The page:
Standing in the middle of his maize garden, Alex Masiko — a farmer in western Uganda’s Kikuube District— visibly appears to be hopeless and fearful over what will happen to his family of ten.
His garden which had started flourishing promisingly is under attack by the strange crop-eating insects called African Army-worm (Spodoptera exempta), which invaded quickly.
‘‘I planted my maize in March and it germinated very well. As I prepared to spray and kill weeds with herbicides, strange black pests invaded the whole garden field and ate everything,’’ Masiko says.
In western Uganda, district of Kikuube, local farmers are facing uncertainty as the strange pest devours their crops. The invasive worms expanded their traditional distribution thanks to warmer climate conditions, experts say.
Masiko’s only way to save the remaining gardens was to use Cypermethrin 5EC pesticide, which has been recommended by the agriculture ministry. However, Masiko explains the product is costly for him, as most of the damage to his crops is already done.
‘‘I don’t expect to harvest anything. I would have harvested over 25 bags, each of 100 Kgs. With the invasion of this pest, I feel demoralized. I feel fed up with farming,” he said.
Climate experts are attributing the invasions of pests to the changing patterns in rain and temperature. Most pests are running towards the areas with cooler breeding areas, especially in East Africa, they said.
Dr Nicholas Mukisa, a climate change expert at the ministry of energy and mineral development of Uganda, said the pest invasion in Uganda has a direct link to climate change as the causing factor.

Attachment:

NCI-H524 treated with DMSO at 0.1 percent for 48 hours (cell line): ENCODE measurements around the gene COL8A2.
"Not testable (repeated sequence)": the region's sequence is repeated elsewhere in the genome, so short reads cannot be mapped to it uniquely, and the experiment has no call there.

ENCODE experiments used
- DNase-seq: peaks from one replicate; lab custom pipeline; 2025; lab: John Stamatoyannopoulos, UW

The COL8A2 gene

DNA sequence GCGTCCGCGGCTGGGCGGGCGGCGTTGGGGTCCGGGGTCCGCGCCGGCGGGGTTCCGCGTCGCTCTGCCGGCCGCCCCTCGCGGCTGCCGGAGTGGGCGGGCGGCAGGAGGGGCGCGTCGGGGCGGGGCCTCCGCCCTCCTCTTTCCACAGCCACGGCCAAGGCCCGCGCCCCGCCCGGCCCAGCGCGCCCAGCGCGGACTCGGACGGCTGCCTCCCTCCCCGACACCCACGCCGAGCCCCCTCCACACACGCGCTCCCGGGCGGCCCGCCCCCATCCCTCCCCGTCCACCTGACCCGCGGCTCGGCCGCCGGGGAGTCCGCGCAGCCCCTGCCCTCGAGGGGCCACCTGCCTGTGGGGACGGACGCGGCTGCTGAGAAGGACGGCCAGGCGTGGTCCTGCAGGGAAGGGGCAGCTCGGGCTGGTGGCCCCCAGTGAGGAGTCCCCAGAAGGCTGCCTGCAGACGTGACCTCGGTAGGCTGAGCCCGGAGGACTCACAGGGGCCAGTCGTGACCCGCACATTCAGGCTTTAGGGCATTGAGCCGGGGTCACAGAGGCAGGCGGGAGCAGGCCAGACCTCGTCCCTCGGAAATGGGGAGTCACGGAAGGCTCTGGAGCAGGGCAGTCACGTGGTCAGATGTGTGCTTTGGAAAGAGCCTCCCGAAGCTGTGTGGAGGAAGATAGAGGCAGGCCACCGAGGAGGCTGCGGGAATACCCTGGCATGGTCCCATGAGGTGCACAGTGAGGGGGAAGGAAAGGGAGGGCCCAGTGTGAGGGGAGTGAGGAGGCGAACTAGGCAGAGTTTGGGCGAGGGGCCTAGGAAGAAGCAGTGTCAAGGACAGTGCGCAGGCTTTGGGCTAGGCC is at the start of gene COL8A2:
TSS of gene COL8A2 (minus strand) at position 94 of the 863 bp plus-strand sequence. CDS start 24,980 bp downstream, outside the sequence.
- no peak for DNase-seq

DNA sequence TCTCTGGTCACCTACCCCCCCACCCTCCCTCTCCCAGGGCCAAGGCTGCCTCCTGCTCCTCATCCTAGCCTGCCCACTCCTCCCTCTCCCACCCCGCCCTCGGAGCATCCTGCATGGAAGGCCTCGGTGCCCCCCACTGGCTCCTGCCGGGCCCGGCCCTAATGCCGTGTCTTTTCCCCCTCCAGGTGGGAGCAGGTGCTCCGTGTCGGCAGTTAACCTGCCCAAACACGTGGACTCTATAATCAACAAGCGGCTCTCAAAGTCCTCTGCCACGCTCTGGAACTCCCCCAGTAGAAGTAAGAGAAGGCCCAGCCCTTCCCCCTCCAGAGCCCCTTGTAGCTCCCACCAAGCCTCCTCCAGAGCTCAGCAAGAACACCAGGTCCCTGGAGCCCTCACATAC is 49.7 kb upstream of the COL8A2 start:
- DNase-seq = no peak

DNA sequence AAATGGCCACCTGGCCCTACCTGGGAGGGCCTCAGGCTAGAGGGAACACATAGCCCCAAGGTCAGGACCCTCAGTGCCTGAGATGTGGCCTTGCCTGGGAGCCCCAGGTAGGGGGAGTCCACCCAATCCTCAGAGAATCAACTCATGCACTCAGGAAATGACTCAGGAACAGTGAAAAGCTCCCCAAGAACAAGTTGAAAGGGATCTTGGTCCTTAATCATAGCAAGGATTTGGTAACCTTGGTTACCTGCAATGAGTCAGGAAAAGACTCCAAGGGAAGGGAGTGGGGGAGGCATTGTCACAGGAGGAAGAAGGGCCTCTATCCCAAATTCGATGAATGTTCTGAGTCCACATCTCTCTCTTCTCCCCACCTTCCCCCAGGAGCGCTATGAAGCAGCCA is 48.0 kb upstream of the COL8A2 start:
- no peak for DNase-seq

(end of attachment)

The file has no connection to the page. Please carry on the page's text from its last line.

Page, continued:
‘‘Temperature increase in (the worm’s) breeding areas is the main cause factor for their movements, in search for cooler breeding areas. So all these changes are caused by global warming and flooding of their breeding places,’’ Mukisa said.
The agriculture Minister, Frank Tumwebaze confirmed the outbreak and said that so far over 40 districts have reported invasion of the pest. The pest in particular targets cereals like maize and sorghum. Tumwebaze also said the outbreak was a result of climate change.
The climate crisis is increasing the risk of pests in agriculture all over the world and especially in cooler regions, a 2021 study by the Food and Agriculture Organization (FAO) highlighted. Cases like the African army-worm may become more frequent.
“A single, unusually warm winter may be enough to assist the establishment of invasive pests,” the FAO said in a press release.
Between 2020 and 2021, a massive upsurge of the desert locust (Schistocerca gregaria) —the world’s most destructive migratory pest— broke in Eastern Africa. At that time, favorable climatic conditions helped the pest spread, according to a FAO report.
The armyworm pest has put many farmers and their families at risk of hunger in Uganda, according to local and national authorities.
Robert Behangana, another local farmer in Kikuube District, echoes the same story. His Irish potatoes garden was razed down by the army-worm bringing a total shadow of famine blanketing his family.
‘‘I planted Irish potatoes early but they all failed to germinate. The armyworms are also eating up the Irish even before they start birding. This is a sign of bad times for our children who are likely to fail to get what to eat,” Behangana says.